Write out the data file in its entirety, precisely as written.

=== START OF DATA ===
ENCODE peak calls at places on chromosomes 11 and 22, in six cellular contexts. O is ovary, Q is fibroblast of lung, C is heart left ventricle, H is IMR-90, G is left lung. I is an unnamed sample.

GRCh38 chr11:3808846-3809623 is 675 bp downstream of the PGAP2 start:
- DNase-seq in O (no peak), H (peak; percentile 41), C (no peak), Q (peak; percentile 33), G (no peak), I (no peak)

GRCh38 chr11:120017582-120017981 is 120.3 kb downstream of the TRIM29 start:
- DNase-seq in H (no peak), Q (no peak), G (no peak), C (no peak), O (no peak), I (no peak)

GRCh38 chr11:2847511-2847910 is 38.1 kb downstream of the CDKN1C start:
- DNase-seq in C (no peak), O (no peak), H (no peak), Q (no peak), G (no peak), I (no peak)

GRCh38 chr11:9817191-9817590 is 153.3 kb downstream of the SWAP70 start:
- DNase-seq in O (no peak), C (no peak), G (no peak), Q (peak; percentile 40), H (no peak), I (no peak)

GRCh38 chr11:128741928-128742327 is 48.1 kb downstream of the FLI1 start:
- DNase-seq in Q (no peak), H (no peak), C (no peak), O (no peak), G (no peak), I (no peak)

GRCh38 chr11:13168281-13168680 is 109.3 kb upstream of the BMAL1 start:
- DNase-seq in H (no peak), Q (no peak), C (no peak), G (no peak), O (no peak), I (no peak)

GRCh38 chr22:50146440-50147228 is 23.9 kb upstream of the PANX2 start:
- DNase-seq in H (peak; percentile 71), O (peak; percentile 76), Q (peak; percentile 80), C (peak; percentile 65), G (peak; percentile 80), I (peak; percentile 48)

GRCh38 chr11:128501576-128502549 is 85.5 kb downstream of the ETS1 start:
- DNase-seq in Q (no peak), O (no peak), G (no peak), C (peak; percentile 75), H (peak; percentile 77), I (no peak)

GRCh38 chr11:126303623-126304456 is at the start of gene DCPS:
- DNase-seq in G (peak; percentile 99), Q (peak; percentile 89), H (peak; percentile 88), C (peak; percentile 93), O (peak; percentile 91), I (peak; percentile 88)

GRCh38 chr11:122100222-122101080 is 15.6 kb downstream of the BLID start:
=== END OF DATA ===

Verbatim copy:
ENCODE peak calls at places on chromosomes 11 and 22, in six cellular contexts. O is ovary, Q is fibroblast of lung, C is heart left ventricle, H is IMR-90, G is left lung. I is an unnamed sample.

GRCh38 chr11:3808846-3809623 is 675 bp downstream of the PGAP2 start:
- DNase-seq in O (no peak), H (peak; percentile 41), C (no peak), Q (peak; percentile 33), G (no peak), I (no peak)

GRCh38 chr11:120017582-120017981 is 120.3 kb downstream of the TRIM29 start:
- DNase-seq in H (no peak), Q (no peak), G (no peak), C (no peak), O (no peak), I (no peak)

GRCh38 chr11:2847511-2847910 is 38.1 kb downstream of the CDKN1C start:
- DNase-seq in C (no peak), O (no peak), H (no peak), Q (no peak), G (no peak), I (no peak)

GRCh38 chr11:9817191-9817590 is 153.3 kb downstream of the SWAP70 start:
- DNase-seq in O (no peak), C (no peak), G (no peak), Q (peak; percentile 40), H (no peak), I (no peak)

GRCh38 chr11:128741928-128742327 is 48.1 kb downstream of the FLI1 start:
- DNase-seq in Q (no peak), H (no peak), C (no peak), O (no peak), G (no peak), I (no peak)

GRCh38 chr11:13168281-13168680 is 109.3 kb upstream of the BMAL1 start:
- DNase-seq in H (no peak), Q (no peak), C (no peak), G (no peak), O (no peak), I (no peak)

GRCh38 chr22:50146440-50147228 is 23.9 kb upstream of the PANX2 start:
- DNase-seq in H (peak; percentile 71), O (peak; percentile 76), Q (peak; percentile 80), C (peak; percentile 65), G (peak; percentile 80), I (peak; percentile 48)

GRCh38 chr11:128501576-128502549 is 85.5 kb downstream of the ETS1 start:
- DNase-seq in Q (no peak), O (no peak), G (no peak), C (peak; percentile 75), H (peak; percentile 77), I (no peak)

GRCh38 chr11:126303623-126304456 is at the start of gene DCPS:
- DNase-seq in G (peak; percentile 99), Q (peak; percentile 89), H (peak; percentile 88), C (peak; percentile 93), O (peak; percentile 91), I (peak; percentile 88)

GRCh38 chr11:122100222-122101080 is 15.6 kb downstream of the BLID start: